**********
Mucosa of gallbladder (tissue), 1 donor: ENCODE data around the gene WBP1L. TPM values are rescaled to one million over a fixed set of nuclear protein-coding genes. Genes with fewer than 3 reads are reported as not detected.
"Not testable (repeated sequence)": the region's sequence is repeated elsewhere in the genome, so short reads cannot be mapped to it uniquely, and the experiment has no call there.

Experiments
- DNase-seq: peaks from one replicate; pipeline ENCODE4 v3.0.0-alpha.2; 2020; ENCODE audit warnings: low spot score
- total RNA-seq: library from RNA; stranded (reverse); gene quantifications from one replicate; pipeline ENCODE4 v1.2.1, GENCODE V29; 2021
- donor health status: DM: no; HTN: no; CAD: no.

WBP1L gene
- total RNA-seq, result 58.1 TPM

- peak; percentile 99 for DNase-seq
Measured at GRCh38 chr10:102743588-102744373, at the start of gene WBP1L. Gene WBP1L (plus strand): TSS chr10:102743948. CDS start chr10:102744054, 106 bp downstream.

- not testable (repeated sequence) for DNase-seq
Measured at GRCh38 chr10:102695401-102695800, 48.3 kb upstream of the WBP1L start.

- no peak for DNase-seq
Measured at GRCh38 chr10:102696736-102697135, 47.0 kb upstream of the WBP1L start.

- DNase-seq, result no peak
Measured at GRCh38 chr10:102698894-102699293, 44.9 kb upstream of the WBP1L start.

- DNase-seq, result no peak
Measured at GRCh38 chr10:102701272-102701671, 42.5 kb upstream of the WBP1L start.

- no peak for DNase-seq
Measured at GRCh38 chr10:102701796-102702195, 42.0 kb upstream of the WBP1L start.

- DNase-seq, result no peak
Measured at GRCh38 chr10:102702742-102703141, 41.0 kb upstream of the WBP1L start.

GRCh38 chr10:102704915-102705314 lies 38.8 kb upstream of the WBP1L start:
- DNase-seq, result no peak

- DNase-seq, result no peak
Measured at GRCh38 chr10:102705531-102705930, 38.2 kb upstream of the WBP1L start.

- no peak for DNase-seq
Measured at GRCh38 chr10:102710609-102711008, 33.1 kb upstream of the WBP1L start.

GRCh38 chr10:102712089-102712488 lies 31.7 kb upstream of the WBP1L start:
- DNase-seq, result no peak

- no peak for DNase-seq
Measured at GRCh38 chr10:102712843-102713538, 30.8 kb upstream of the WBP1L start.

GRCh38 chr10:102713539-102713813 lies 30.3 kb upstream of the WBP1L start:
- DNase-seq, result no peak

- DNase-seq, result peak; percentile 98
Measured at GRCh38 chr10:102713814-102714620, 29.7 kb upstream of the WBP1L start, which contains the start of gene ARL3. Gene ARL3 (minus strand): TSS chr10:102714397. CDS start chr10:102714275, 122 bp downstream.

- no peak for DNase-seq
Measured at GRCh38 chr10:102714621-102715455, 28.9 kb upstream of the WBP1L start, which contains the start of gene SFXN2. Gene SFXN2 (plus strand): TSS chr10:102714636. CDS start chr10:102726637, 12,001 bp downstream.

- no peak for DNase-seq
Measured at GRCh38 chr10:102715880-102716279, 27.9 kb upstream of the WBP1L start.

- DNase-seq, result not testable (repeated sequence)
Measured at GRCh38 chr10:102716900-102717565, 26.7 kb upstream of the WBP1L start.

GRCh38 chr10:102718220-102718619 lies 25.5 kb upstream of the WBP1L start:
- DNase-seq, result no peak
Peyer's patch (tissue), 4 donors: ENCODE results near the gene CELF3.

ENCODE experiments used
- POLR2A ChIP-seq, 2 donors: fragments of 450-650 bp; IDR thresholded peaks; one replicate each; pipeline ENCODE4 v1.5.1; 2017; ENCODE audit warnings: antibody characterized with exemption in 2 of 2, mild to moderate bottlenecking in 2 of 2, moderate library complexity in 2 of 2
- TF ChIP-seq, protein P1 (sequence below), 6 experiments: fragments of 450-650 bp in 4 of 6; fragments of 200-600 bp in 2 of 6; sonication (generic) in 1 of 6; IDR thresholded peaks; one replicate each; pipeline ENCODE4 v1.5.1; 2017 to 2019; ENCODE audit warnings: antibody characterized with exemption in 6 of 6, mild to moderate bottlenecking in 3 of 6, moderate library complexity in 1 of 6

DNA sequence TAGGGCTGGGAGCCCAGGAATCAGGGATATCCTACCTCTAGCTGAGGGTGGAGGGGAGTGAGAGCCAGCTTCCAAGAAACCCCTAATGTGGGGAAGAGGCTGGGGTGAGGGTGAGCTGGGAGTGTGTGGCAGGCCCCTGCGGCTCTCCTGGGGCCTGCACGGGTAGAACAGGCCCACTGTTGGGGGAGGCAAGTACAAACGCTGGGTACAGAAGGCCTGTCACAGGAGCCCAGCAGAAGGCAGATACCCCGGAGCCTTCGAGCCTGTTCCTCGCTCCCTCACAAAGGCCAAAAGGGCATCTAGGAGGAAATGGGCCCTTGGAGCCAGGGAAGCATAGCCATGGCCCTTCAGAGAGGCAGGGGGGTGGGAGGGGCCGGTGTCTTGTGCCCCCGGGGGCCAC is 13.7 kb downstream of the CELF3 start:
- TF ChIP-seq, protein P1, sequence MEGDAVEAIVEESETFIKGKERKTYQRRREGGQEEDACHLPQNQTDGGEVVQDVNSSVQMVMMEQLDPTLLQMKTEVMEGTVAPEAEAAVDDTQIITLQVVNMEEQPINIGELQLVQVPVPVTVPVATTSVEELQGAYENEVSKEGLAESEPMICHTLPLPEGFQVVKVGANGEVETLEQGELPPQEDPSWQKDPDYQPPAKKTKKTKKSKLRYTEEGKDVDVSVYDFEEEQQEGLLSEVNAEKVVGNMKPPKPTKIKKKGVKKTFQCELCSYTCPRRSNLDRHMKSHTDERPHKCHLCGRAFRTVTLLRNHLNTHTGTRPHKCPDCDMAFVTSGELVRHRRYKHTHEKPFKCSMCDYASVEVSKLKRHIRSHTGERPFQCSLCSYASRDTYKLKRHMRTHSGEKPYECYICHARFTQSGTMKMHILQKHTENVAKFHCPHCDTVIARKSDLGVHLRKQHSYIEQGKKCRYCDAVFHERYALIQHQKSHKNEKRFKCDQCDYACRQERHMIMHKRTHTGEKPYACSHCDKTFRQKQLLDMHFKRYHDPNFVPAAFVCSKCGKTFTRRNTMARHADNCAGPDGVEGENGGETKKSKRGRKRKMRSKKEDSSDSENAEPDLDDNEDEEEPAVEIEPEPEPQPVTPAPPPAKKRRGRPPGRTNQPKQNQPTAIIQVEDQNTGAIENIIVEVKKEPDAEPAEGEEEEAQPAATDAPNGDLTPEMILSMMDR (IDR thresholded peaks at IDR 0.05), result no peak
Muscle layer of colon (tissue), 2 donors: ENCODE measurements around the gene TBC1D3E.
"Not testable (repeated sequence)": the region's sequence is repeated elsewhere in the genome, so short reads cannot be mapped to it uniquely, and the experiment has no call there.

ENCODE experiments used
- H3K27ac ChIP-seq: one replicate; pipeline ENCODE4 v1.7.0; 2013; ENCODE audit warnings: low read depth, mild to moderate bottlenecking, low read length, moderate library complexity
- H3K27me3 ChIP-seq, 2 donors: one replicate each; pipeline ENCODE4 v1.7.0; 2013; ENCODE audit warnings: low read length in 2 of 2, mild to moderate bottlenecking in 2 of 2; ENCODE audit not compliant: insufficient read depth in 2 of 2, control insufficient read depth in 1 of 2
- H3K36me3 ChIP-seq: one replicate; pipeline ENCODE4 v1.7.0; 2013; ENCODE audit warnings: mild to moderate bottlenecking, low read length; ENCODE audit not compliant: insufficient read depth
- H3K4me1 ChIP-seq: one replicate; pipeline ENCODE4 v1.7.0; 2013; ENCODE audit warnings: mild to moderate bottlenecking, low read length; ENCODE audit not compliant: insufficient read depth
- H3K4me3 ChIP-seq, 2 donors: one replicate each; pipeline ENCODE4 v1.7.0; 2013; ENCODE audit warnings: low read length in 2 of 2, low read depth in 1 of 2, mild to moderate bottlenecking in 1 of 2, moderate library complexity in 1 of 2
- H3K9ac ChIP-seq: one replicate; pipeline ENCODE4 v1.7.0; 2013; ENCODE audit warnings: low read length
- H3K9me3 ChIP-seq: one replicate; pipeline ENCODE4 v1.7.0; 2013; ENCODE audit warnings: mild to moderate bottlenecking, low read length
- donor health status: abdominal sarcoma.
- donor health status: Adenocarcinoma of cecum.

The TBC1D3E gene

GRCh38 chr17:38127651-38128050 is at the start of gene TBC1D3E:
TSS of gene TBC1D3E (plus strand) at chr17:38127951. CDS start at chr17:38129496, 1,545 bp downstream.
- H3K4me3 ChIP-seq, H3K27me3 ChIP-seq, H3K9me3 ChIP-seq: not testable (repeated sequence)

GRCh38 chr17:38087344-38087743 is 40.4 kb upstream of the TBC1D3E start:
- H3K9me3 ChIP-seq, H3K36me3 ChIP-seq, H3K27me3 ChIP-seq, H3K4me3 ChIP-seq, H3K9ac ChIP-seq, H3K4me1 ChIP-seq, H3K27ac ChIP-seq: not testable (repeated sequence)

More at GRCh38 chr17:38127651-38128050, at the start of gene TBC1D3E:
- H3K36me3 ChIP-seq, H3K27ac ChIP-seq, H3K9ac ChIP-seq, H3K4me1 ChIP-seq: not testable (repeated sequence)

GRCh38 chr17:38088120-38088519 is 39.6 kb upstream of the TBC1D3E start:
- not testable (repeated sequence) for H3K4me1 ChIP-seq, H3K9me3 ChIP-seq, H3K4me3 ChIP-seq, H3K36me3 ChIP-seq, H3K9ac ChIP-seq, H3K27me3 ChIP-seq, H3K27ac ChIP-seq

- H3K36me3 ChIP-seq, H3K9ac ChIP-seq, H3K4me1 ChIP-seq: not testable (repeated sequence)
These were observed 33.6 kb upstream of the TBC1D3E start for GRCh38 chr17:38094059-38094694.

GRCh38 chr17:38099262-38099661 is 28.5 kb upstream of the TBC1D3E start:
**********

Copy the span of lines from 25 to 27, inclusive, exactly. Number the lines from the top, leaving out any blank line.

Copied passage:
- DNase-seq, result no peak
Measured at GRCh38 chr10:102705531-102705930, 38.2 kb upstream of the WBP1L start.

- no peak for DNase-seq